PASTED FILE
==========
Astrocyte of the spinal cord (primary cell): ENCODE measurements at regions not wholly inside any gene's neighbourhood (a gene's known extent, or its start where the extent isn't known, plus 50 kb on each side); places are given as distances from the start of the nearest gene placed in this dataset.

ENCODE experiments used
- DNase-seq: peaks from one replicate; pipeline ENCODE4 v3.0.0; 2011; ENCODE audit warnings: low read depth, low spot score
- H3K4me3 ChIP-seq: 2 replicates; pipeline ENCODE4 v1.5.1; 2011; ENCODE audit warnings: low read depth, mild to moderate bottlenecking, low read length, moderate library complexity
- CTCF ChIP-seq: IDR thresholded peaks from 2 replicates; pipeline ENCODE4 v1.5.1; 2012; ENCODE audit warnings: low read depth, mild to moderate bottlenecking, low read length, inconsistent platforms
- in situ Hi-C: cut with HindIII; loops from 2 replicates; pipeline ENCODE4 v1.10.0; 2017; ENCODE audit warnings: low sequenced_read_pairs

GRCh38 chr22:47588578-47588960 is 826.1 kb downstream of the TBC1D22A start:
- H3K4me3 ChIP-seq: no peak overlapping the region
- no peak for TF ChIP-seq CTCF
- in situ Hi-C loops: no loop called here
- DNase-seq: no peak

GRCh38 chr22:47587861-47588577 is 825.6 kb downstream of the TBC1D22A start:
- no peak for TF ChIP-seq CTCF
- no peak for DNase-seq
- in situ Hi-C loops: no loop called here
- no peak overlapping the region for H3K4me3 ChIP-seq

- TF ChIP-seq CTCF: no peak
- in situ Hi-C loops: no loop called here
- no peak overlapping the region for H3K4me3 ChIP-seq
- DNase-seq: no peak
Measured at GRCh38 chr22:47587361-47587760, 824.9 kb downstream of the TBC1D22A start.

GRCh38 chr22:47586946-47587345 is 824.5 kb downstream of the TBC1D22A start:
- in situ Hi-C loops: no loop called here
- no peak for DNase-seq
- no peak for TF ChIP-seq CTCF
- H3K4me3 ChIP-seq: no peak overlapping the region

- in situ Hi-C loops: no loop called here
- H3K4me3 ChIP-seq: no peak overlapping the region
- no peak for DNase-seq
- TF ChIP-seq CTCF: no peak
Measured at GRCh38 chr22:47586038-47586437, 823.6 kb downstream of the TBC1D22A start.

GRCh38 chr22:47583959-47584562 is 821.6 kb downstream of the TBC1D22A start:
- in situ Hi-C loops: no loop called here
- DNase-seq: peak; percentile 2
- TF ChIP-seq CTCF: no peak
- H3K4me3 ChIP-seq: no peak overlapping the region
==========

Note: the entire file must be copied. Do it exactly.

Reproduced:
Astrocyte of the spinal cord (primary cell): ENCODE measurements at regions not wholly inside any gene's neighbourhood (a gene's known extent, or its start where the extent isn't known, plus 50 kb on each side); places are given as distances from the start of the nearest gene placed in this dataset.

ENCODE experiments used
- DNase-seq: peaks from one replicate; pipeline ENCODE4 v3.0.0; 2011; ENCODE audit warnings: low read depth, low spot score
- H3K4me3 ChIP-seq: 2 replicates; pipeline ENCODE4 v1.5.1; 2011; ENCODE audit warnings: low read depth, mild to moderate bottlenecking, low read length, moderate library complexity
- CTCF ChIP-seq: IDR thresholded peaks from 2 replicates; pipeline ENCODE4 v1.5.1; 2012; ENCODE audit warnings: low read depth, mild to moderate bottlenecking, low read length, inconsistent platforms
- in situ Hi-C: cut with HindIII; loops from 2 replicates; pipeline ENCODE4 v1.10.0; 2017; ENCODE audit warnings: low sequenced_read_pairs

GRCh38 chr22:47588578-47588960 is 826.1 kb downstream of the TBC1D22A start:
- H3K4me3 ChIP-seq: no peak overlapping the region
- no peak for TF ChIP-seq CTCF
- in situ Hi-C loops: no loop called here
- DNase-seq: no peak

GRCh38 chr22:47587861-47588577 is 825.6 kb downstream of the TBC1D22A start:
- no peak for TF ChIP-seq CTCF
- no peak for DNase-seq
- in situ Hi-C loops: no loop called here
- no peak overlapping the region for H3K4me3 ChIP-seq

- TF ChIP-seq CTCF: no peak
- in situ Hi-C loops: no loop called here
- no peak overlapping the region for H3K4me3 ChIP-seq
- DNase-seq: no peak
Measured at GRCh38 chr22:47587361-47587760, 824.9 kb downstream of the TBC1D22A start.

GRCh38 chr22:47586946-47587345 is 824.5 kb downstream of the TBC1D22A start:
- in situ Hi-C loops: no loop called here
- no peak for DNase-seq
- no peak for TF ChIP-seq CTCF
- H3K4me3 ChIP-seq: no peak overlapping the region

- in situ Hi-C loops: no loop called here
- H3K4me3 ChIP-seq: no peak overlapping the region
- no peak for DNase-seq
- TF ChIP-seq CTCF: no peak
Measured at GRCh38 chr22:47586038-47586437, 823.6 kb downstream of the TBC1D22A start.

GRCh38 chr22:47583959-47584562 is 821.6 kb downstream of the TBC1D22A start:
- in situ Hi-C loops: no loop called here
- DNase-seq: peak; percentile 2
- TF ChIP-seq CTCF: no peak
- H3K4me3 ChIP-seq: no peak overlapping the region